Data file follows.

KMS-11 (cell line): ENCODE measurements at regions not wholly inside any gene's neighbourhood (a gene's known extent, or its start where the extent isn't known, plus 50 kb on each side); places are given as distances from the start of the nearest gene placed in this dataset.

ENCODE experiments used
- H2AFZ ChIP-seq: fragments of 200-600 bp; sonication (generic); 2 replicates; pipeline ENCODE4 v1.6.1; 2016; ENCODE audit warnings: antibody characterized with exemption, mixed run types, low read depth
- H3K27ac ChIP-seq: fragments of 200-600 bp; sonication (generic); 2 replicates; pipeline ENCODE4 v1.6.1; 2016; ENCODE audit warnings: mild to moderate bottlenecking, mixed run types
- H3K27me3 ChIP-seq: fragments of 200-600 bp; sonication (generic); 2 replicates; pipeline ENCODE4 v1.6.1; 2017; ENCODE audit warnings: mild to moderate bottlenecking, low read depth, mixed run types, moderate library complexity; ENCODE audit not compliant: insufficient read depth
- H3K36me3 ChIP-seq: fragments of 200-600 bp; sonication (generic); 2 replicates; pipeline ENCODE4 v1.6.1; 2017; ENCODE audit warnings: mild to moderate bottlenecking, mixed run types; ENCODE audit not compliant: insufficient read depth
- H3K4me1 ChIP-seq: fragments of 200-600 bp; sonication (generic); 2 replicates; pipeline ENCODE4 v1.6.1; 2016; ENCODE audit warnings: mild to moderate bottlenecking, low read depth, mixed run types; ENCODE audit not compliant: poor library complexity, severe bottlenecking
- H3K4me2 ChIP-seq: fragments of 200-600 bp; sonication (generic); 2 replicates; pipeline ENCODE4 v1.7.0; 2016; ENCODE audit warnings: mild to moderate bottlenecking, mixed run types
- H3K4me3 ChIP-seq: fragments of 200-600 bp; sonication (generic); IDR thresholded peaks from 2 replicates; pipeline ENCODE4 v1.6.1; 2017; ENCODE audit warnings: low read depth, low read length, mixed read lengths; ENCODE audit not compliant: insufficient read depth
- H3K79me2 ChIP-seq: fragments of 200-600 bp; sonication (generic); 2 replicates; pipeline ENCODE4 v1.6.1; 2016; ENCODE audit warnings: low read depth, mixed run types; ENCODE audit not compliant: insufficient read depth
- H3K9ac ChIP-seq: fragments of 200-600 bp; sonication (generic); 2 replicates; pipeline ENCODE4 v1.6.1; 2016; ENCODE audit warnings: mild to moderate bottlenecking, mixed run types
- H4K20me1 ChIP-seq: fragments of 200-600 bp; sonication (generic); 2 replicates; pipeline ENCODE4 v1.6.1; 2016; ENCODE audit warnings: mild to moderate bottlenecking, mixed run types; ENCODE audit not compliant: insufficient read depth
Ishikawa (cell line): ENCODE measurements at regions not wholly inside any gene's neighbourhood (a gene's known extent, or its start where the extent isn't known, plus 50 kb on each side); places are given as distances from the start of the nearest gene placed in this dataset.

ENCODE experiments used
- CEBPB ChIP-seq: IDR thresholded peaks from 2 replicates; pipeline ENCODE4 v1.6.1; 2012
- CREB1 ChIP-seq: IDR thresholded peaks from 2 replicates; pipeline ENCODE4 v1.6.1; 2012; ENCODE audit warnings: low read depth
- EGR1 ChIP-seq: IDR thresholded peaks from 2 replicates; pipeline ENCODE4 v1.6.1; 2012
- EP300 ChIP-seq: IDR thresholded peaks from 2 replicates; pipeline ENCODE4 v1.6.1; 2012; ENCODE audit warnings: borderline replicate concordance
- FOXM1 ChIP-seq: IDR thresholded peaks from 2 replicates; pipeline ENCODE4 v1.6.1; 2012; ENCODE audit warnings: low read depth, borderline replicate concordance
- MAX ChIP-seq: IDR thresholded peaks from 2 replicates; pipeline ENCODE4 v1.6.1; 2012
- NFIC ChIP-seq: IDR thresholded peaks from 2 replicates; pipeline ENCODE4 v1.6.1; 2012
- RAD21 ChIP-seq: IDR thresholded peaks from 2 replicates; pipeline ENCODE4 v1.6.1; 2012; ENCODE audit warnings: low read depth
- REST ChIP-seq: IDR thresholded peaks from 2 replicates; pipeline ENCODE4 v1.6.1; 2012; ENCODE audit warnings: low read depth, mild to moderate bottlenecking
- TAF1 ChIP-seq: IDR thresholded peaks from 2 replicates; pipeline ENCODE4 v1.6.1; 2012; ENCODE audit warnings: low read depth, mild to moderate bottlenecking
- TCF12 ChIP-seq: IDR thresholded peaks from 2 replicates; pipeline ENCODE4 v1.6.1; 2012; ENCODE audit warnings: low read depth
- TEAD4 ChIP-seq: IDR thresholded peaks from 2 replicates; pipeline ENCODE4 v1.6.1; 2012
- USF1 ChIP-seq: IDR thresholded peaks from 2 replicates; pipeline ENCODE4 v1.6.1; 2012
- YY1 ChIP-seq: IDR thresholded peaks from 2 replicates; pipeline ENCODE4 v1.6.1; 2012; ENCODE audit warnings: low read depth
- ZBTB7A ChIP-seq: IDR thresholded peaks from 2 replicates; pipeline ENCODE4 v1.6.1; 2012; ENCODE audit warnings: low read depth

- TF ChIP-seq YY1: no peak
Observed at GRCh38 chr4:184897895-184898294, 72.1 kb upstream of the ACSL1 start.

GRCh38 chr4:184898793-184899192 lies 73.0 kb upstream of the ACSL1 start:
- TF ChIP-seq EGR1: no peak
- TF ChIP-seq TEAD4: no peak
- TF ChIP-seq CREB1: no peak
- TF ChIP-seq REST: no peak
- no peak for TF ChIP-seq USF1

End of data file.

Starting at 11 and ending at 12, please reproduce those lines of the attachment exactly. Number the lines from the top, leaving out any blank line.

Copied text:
- H3K9ac ChIP-seq: fragments of 200-600 bp; sonication (generic); 2 replicates; pipeline ENCODE4 v1.6.1; 2016; ENCODE audit warnings: mild to moderate bottlenecking, mixed run types
- H4K20me1 ChIP-seq: fragments of 200-600 bp; sonication (generic); 2 replicates; pipeline ENCODE4 v1.6.1; 2016; ENCODE audit warnings: mild to moderate bottlenecking, mixed run types; ENCODE audit not compliant: insufficient read depth